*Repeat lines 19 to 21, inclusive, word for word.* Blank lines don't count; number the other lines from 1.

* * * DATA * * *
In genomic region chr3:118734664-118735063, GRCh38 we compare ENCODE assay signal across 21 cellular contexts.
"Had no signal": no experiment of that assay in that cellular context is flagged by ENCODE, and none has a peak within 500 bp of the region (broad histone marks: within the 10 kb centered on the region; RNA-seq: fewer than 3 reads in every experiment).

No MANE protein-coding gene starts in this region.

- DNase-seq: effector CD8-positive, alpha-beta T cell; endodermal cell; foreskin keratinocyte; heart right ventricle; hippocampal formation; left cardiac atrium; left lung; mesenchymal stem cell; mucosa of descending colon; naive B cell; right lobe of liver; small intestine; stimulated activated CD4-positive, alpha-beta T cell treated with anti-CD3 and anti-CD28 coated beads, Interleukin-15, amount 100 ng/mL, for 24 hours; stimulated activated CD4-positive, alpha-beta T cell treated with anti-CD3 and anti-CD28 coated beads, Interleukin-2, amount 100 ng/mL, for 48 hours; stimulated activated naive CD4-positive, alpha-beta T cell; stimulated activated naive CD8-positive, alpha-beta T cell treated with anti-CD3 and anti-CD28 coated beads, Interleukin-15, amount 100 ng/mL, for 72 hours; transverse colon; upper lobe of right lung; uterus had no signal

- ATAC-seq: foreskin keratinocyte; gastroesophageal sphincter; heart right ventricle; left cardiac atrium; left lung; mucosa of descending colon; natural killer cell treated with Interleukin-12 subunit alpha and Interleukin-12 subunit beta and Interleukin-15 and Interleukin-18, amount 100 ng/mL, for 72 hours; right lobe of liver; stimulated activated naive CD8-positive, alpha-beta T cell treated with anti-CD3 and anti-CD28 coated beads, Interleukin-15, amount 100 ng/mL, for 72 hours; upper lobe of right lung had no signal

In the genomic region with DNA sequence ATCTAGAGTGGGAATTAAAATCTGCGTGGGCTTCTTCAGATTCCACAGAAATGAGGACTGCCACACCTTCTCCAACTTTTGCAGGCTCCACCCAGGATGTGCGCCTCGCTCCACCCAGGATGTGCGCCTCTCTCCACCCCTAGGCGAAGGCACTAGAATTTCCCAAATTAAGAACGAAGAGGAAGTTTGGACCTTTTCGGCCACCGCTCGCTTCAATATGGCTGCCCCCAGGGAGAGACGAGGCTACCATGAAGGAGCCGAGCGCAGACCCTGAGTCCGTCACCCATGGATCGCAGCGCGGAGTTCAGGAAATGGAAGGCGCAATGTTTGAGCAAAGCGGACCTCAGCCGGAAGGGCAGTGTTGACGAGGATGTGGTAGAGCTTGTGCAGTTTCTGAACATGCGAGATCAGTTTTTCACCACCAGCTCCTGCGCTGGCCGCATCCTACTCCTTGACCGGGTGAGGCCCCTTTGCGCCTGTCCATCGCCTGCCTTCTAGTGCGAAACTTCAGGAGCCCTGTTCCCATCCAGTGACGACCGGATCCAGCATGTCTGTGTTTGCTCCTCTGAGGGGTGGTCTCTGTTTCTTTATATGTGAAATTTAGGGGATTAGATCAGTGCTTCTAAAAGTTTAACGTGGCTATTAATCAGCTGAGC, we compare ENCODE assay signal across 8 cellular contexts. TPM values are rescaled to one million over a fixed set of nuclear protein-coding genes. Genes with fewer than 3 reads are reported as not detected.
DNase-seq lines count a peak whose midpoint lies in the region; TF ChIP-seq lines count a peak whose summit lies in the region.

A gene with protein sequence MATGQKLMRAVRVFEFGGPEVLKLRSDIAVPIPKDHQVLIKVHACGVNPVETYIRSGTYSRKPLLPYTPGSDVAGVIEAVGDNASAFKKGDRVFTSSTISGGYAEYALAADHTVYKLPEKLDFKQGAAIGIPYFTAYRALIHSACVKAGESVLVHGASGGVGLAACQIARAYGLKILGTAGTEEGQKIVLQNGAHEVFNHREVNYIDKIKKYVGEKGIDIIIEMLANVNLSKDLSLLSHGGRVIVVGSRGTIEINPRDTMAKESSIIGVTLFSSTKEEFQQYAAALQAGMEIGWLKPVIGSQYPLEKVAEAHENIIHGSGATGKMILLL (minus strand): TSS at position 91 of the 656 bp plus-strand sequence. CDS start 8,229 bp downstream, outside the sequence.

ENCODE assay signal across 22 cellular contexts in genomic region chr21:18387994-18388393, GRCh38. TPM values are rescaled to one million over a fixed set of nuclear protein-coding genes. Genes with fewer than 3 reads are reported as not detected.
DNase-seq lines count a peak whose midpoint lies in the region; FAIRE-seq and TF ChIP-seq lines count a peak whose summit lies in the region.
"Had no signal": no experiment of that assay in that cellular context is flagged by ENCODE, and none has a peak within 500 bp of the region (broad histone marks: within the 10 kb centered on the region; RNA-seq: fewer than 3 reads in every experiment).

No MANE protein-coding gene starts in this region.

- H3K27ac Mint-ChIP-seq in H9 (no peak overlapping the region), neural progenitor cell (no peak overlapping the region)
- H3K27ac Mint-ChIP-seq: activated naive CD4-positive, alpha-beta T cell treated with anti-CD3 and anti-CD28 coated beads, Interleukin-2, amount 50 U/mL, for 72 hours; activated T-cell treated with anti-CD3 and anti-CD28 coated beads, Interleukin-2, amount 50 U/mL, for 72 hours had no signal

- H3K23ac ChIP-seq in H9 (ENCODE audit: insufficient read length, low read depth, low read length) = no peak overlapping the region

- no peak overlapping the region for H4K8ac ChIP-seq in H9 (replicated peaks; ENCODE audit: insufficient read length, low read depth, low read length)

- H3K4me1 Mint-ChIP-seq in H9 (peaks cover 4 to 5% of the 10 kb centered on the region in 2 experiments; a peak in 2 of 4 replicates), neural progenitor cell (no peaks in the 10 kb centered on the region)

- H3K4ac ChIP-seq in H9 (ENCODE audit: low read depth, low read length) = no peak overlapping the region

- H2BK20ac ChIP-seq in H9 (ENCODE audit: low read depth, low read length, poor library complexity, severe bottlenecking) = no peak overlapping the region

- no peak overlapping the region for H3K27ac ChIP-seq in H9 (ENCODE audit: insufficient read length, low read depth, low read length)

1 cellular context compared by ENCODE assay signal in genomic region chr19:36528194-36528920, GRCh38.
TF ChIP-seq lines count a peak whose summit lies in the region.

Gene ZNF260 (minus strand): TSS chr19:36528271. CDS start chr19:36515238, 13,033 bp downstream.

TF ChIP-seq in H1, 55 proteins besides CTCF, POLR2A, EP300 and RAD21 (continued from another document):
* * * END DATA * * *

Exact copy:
- H2BK20ac ChIP-seq in H9 (ENCODE audit: low read depth, low read length, poor library complexity, severe bottlenecking) = no peak overlapping the region

- no peak overlapping the region for H3K27ac ChIP-seq in H9 (ENCODE audit: insufficient read length, low read depth, low read length)

1 cellular context compared by ENCODE assay signal in genomic region chr19:36528194-36528920, GRCh38.